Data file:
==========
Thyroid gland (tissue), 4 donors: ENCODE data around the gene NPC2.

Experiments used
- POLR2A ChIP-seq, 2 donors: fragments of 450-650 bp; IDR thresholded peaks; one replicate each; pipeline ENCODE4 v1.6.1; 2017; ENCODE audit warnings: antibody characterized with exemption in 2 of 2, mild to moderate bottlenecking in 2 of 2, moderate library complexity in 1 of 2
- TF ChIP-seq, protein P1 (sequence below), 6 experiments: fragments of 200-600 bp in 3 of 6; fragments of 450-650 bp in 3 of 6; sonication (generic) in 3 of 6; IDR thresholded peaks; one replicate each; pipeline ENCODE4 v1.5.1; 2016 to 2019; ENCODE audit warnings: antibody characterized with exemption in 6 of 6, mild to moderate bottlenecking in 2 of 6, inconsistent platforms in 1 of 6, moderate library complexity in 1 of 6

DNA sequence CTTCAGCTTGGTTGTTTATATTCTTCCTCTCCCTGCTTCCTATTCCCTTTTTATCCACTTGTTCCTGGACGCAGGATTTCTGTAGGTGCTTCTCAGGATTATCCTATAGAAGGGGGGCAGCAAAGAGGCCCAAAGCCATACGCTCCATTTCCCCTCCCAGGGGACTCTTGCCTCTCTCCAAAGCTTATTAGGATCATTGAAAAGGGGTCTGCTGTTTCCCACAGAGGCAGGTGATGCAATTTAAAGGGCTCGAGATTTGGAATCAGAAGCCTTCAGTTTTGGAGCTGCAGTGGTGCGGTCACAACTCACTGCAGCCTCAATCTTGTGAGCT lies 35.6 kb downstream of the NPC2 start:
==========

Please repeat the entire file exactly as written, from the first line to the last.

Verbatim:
Thyroid gland (tissue), 4 donors: ENCODE data around the gene NPC2.

Experiments used
- POLR2A ChIP-seq, 2 donors: fragments of 450-650 bp; IDR thresholded peaks; one replicate each; pipeline ENCODE4 v1.6.1; 2017; ENCODE audit warnings: antibody characterized with exemption in 2 of 2, mild to moderate bottlenecking in 2 of 2, moderate library complexity in 1 of 2
- TF ChIP-seq, protein P1 (sequence below), 6 experiments: fragments of 200-600 bp in 3 of 6; fragments of 450-650 bp in 3 of 6; sonication (generic) in 3 of 6; IDR thresholded peaks; one replicate each; pipeline ENCODE4 v1.5.1; 2016 to 2019; ENCODE audit warnings: antibody characterized with exemption in 6 of 6, mild to moderate bottlenecking in 2 of 6, inconsistent platforms in 1 of 6, moderate library complexity in 1 of 6

DNA sequence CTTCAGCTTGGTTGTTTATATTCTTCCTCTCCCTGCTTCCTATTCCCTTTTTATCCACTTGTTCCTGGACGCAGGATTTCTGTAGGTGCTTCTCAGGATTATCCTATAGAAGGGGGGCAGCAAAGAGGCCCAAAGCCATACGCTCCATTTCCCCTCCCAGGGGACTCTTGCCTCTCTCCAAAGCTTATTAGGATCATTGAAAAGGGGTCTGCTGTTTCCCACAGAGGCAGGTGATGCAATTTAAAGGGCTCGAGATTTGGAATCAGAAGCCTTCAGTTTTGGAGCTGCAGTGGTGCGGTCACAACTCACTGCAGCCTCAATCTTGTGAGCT lies 35.6 kb downstream of the NPC2 start: